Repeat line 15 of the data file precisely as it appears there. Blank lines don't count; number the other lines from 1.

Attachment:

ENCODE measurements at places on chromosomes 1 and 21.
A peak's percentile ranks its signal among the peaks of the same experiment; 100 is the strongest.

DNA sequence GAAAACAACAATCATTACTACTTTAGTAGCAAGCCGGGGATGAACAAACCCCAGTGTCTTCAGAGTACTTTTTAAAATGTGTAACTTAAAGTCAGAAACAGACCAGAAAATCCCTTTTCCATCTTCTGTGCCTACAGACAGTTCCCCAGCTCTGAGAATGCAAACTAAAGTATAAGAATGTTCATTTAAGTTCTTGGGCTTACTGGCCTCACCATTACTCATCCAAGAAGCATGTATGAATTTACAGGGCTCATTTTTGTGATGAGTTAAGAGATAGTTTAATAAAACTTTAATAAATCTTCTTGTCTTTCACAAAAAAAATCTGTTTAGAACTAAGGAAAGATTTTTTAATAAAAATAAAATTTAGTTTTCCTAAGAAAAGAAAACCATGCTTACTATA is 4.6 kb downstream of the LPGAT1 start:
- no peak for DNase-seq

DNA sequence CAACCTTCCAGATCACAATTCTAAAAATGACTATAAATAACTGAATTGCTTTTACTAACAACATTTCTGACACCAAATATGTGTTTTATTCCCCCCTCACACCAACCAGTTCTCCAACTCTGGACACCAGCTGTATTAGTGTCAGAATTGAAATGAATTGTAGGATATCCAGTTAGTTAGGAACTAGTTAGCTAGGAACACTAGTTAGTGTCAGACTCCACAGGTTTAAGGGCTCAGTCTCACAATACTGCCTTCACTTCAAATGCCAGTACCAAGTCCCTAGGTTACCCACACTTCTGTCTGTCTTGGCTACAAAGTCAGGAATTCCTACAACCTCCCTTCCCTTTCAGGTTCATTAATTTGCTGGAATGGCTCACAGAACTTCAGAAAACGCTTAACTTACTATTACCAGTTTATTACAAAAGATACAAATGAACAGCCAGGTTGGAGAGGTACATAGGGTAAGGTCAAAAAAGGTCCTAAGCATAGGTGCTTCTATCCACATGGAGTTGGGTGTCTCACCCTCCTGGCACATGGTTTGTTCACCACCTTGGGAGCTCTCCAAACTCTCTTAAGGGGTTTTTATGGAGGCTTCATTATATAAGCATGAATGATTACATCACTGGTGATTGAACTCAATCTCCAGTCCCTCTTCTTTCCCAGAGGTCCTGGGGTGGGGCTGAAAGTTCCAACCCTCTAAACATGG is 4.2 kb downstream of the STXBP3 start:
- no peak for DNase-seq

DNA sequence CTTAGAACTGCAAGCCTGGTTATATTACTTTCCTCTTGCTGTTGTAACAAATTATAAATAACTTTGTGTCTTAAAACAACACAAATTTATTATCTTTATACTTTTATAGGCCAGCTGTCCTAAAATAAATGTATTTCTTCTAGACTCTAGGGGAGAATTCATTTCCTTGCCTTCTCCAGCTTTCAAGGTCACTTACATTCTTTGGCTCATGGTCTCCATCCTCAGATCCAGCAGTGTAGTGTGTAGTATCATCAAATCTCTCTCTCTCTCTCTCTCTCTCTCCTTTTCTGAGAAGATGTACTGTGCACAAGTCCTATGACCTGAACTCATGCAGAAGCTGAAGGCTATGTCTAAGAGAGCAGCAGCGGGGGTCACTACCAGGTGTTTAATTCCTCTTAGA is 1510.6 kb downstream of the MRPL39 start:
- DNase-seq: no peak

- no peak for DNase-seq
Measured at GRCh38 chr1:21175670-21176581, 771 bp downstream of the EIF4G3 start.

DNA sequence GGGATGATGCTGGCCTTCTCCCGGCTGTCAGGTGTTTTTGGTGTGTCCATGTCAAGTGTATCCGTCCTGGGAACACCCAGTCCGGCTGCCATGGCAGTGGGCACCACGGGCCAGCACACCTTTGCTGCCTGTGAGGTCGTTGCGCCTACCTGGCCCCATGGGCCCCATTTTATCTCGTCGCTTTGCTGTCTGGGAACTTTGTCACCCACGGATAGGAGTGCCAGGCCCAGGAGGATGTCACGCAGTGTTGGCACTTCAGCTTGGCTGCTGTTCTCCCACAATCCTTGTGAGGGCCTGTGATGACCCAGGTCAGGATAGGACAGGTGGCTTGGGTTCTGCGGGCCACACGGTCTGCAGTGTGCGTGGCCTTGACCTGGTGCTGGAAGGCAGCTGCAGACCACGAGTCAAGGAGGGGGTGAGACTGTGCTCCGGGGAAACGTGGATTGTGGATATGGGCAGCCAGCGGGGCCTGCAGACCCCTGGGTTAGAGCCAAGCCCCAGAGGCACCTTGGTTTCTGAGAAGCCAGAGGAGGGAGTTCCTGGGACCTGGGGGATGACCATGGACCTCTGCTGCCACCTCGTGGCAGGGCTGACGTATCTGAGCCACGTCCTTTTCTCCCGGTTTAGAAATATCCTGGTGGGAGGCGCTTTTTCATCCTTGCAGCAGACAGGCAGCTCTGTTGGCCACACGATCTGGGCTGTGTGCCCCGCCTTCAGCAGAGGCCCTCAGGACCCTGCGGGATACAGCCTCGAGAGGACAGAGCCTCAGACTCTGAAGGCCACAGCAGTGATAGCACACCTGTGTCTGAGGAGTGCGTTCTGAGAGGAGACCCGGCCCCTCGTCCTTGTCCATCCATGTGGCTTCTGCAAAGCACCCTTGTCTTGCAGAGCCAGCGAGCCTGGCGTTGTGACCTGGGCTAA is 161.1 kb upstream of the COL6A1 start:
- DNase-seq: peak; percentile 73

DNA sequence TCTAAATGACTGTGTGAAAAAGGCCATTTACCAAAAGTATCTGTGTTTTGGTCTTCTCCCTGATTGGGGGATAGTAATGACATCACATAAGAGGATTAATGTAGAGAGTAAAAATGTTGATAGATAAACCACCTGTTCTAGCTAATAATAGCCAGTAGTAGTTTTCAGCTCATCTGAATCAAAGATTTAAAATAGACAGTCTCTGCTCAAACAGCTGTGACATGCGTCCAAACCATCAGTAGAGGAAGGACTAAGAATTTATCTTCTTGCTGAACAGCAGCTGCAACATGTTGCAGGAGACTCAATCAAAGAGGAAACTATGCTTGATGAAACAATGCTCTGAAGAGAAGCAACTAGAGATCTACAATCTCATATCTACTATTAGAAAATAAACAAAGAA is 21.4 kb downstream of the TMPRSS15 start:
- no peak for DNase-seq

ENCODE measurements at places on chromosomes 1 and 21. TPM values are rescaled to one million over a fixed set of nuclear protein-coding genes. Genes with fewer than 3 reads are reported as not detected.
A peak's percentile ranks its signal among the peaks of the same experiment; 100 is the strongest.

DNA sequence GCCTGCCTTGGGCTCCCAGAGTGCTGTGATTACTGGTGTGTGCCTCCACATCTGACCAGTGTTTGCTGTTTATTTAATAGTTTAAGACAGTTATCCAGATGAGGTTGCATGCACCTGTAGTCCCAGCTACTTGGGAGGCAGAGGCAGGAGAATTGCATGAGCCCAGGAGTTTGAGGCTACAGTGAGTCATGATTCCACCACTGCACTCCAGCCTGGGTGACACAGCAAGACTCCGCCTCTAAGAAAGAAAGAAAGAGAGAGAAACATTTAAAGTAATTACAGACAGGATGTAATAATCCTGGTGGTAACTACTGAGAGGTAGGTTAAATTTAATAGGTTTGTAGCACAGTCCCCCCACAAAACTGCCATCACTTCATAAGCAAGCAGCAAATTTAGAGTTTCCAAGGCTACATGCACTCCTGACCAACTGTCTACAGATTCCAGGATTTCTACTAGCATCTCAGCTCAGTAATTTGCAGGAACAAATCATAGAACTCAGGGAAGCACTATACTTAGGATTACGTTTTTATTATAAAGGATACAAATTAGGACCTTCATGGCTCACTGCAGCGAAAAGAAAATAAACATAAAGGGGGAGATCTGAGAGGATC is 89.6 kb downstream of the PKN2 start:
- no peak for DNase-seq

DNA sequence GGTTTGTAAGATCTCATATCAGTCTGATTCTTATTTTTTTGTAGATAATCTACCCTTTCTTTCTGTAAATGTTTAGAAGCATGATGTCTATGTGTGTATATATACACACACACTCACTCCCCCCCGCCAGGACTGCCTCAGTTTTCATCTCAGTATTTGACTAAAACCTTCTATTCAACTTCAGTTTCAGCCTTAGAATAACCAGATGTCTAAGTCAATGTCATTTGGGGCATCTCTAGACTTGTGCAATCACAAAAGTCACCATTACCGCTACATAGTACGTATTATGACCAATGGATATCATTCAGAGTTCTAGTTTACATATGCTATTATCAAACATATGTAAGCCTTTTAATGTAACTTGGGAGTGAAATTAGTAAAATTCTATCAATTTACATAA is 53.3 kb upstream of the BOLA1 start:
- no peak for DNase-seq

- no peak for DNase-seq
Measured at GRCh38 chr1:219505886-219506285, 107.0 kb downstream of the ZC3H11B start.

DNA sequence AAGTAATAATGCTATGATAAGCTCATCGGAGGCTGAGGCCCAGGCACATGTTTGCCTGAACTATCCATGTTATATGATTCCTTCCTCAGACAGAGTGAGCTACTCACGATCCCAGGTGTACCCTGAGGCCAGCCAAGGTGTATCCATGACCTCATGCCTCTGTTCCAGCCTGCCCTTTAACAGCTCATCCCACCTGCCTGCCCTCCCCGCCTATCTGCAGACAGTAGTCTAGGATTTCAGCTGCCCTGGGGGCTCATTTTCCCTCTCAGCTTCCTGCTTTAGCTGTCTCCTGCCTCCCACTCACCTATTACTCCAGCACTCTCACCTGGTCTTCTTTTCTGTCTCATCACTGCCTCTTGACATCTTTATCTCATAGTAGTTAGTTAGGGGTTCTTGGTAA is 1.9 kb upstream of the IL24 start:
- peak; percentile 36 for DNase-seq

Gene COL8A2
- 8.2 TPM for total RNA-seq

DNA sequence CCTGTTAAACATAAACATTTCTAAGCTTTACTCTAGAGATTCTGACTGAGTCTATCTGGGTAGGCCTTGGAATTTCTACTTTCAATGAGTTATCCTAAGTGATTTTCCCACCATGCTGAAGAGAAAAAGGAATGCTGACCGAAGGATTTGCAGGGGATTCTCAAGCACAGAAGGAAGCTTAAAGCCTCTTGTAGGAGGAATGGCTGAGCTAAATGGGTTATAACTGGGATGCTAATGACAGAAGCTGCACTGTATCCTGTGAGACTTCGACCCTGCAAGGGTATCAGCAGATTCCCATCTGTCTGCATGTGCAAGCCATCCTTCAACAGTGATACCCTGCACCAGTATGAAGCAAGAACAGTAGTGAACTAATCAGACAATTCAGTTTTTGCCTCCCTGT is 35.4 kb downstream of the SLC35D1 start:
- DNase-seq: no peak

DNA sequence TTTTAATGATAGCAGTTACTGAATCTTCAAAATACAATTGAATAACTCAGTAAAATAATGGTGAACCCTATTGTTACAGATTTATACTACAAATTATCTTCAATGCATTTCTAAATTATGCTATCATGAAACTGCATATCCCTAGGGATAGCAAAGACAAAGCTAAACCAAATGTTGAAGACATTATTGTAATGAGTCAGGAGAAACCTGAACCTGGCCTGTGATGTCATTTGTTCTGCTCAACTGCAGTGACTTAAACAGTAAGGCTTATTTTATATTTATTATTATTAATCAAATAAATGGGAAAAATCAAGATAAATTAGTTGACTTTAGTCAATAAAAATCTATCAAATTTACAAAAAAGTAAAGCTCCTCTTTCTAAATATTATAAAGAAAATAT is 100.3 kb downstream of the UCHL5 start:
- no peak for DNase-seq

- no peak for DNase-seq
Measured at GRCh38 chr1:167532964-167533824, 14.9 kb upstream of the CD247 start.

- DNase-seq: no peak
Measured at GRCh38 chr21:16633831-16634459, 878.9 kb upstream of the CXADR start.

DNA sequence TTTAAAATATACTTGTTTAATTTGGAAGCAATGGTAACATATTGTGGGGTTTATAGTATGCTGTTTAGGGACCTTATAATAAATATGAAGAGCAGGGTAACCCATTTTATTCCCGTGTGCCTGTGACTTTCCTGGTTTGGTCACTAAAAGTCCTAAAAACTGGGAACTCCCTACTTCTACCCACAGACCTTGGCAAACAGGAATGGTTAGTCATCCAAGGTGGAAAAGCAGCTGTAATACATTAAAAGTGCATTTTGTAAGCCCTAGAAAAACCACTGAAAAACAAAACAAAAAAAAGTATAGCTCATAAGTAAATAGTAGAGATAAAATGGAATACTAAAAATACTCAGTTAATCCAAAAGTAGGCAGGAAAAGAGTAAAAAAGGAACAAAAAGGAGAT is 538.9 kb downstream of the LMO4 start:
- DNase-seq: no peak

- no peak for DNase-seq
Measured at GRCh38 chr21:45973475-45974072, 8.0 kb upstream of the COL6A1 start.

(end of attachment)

ENCODE measurements at places on chromosomes 1 and 21. TPM values are rescaled to one million over a fixed set of nuclear protein-coding genes. Genes with fewer than 3 reads are reported as not detected.